This week’s image is pulled from the New York Public Library and is a portrait of the actress, Frances Abington. Her rise to notoriety and her prominence in the fashion scene thereafter make her story interesting and romaticized. Frances began as a poor flower girl and street singer. She then moved on to work under a French Milliner who introduced her to high fashion in the French world. From there, she made her theatre debut in 1755, but wasn’t a sensation until 1764 when she rose to fame as a principal in Drury Lane Theatre Company. There, she became the darling of the time; creating characters such as Lady Teazle in The School for Scandal. In later years, she became a fashion trendsetter, even having a hat named the “Abington Cap” in her honor. Frances is often noted with being a pioneer in the acting profession as well as an icon for popular fashion of the eighteenth century.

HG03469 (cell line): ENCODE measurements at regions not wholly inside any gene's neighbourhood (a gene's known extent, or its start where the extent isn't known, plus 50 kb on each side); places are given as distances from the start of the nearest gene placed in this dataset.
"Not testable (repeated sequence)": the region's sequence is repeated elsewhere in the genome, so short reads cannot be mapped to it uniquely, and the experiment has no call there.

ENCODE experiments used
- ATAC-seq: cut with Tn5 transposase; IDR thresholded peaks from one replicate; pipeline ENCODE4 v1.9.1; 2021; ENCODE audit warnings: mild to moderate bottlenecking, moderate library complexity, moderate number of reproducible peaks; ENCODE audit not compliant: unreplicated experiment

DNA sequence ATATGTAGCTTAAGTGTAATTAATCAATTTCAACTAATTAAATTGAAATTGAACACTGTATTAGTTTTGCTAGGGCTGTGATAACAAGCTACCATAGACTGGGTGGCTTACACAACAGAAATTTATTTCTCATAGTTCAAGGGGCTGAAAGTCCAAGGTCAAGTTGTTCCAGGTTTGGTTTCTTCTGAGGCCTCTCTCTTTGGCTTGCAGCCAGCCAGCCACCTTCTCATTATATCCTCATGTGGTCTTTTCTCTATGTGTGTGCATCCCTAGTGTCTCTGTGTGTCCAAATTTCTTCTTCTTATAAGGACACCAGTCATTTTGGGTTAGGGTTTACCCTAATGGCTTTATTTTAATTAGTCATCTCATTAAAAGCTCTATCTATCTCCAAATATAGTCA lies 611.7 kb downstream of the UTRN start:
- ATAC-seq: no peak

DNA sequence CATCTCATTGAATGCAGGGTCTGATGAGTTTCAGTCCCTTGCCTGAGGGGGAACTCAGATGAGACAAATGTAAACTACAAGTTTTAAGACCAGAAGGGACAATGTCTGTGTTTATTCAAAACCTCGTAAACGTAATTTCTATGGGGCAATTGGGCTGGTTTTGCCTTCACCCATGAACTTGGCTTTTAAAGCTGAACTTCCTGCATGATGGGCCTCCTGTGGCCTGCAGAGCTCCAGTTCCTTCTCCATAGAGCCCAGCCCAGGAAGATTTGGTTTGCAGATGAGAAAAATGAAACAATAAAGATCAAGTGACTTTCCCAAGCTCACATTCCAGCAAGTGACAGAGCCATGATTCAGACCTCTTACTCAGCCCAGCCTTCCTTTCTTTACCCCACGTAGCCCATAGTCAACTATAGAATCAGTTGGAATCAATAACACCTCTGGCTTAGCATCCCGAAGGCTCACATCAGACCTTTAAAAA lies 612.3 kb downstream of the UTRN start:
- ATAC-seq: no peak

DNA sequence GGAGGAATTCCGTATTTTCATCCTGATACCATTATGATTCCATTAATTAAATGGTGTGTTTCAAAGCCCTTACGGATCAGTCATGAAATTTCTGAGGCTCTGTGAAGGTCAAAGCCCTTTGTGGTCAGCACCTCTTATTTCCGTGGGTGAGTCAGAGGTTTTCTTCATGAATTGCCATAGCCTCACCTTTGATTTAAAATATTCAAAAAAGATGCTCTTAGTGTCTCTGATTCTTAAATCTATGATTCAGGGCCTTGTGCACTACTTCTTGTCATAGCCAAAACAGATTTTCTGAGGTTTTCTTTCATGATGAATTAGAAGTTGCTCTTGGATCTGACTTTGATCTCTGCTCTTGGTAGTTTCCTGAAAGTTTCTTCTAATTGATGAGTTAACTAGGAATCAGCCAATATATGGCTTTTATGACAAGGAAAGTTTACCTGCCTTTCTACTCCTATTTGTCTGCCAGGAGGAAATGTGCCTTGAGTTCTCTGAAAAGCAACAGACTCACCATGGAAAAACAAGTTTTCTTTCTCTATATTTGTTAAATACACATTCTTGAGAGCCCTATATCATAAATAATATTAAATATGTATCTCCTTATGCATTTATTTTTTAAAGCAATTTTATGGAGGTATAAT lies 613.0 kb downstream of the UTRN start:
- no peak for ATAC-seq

Nussbaum, Felicity. Rival Queens: Actresses, Performance, and the Eighteenth-century British Theater. Philadelphia: Unniversity of Pennsylvania, 2010. Google E-Books. Google. Web. 05 Mar. 2012. <http://books.google.com/books?id=VkZlINhbj0IC&pg=PA226&dq=isbn:9780812242331&source=gbs_toc_r&cad=3#v=onepage&q&f=false>.
“Fanny Abington.” Encyclopædia Britannica. Encyclopædia Britannica Online Academic Edition. Encyclopædia Britannica Inc., 2012. Web. 01 Mar. 2012. <http://www.britannica.com/EBchecked/topic/1313/Fanny-Abington>.